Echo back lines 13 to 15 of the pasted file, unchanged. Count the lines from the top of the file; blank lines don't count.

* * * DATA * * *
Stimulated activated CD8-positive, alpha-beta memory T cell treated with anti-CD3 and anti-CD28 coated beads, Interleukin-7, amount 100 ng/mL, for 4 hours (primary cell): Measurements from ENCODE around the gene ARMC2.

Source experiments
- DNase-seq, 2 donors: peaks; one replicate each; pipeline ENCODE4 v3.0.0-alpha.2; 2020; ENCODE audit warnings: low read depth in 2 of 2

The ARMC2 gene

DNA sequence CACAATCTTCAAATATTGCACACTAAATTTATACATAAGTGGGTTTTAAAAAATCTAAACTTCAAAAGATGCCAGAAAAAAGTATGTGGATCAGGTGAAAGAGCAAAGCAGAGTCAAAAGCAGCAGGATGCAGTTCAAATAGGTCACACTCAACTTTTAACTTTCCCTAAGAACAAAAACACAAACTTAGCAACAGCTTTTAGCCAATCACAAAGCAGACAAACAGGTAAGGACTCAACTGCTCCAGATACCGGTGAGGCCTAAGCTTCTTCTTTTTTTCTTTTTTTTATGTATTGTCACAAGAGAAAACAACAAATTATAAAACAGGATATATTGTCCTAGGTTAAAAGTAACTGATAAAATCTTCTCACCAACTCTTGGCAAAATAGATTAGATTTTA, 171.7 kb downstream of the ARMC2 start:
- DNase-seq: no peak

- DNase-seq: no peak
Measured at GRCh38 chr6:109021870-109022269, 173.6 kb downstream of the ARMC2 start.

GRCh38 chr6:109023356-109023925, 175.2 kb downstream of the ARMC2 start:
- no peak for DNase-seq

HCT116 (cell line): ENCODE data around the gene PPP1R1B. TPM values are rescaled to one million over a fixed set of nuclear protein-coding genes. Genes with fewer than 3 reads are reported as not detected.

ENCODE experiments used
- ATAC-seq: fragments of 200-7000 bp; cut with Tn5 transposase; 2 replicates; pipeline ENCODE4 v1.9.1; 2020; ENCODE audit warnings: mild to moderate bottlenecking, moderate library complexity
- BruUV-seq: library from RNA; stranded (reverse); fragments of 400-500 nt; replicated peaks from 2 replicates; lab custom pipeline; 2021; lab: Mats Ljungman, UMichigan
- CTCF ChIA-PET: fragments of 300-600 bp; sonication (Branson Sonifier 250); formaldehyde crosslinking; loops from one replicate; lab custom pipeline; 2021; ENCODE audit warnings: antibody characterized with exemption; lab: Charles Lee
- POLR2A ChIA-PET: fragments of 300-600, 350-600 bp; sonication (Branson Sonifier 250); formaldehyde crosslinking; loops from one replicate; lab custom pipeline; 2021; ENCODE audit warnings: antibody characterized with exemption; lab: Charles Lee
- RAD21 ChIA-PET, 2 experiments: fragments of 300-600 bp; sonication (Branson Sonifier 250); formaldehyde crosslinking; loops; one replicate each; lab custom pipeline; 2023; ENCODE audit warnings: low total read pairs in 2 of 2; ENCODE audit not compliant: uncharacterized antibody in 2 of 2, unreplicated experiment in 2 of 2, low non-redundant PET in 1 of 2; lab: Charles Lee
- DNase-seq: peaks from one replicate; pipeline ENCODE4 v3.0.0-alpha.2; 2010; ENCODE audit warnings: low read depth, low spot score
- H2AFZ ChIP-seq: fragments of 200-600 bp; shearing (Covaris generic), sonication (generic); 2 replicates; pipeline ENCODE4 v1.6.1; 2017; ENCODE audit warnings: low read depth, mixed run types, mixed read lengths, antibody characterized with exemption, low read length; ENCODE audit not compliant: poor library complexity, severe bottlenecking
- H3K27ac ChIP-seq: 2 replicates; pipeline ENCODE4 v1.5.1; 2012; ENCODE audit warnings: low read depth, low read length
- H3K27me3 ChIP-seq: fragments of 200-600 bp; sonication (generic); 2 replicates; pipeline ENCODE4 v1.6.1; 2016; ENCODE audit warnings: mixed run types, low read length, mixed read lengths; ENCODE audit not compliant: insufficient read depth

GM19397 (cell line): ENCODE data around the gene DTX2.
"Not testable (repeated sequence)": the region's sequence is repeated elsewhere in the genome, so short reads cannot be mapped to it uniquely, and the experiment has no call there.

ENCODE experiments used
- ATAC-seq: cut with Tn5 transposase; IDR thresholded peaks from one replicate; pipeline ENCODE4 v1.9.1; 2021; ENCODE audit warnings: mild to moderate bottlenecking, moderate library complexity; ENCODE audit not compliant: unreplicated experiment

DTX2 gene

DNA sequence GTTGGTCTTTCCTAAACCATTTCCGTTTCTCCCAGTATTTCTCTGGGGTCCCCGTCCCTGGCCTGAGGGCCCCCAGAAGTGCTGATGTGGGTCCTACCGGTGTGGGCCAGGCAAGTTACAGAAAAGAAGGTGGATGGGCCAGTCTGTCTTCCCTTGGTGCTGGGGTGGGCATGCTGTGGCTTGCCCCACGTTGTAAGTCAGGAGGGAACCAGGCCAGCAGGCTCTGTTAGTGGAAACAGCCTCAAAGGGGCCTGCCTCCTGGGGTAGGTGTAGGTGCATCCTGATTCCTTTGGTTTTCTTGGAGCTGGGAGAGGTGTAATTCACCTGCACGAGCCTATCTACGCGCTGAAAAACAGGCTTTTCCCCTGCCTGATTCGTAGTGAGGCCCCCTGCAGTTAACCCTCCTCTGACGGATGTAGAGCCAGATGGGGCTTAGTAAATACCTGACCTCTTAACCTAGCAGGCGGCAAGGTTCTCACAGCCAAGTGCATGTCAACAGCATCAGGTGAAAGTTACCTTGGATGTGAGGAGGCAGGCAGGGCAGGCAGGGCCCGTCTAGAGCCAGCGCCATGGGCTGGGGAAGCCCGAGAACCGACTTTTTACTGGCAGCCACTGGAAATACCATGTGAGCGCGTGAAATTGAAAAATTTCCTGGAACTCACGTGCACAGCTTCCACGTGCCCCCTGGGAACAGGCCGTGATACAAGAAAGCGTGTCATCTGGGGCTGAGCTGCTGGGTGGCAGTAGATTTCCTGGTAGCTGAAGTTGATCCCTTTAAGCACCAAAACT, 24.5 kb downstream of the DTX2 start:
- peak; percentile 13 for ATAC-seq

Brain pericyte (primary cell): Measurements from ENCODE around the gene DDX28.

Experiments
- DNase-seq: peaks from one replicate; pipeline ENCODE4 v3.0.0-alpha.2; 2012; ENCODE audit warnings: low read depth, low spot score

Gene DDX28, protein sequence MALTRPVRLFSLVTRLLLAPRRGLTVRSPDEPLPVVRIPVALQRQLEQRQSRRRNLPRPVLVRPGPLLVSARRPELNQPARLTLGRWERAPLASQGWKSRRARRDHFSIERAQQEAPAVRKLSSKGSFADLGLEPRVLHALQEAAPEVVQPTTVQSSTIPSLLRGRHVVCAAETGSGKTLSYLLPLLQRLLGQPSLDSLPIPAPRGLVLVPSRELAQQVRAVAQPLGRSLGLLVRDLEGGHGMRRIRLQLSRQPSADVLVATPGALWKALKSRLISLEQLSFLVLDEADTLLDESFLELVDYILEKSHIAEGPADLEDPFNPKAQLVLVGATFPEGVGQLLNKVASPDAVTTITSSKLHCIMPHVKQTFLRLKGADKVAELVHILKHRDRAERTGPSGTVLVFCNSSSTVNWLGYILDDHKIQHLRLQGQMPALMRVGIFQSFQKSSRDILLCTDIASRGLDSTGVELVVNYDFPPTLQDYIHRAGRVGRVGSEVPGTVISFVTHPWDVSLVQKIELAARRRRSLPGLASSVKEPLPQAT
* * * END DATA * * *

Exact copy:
- ATAC-seq: fragments of 200-7000 bp; cut with Tn5 transposase; 2 replicates; pipeline ENCODE4 v1.9.1; 2020; ENCODE audit warnings: mild to moderate bottlenecking, moderate library complexity
- BruUV-seq: library from RNA; stranded (reverse); fragments of 400-500 nt; replicated peaks from 2 replicates; lab custom pipeline; 2021; lab: Mats Ljungman, UMichigan
- CTCF ChIA-PET: fragments of 300-600 bp; sonication (Branson Sonifier 250); formaldehyde crosslinking; loops from one replicate; lab custom pipeline; 2021; ENCODE audit warnings: antibody characterized with exemption; lab: Charles Lee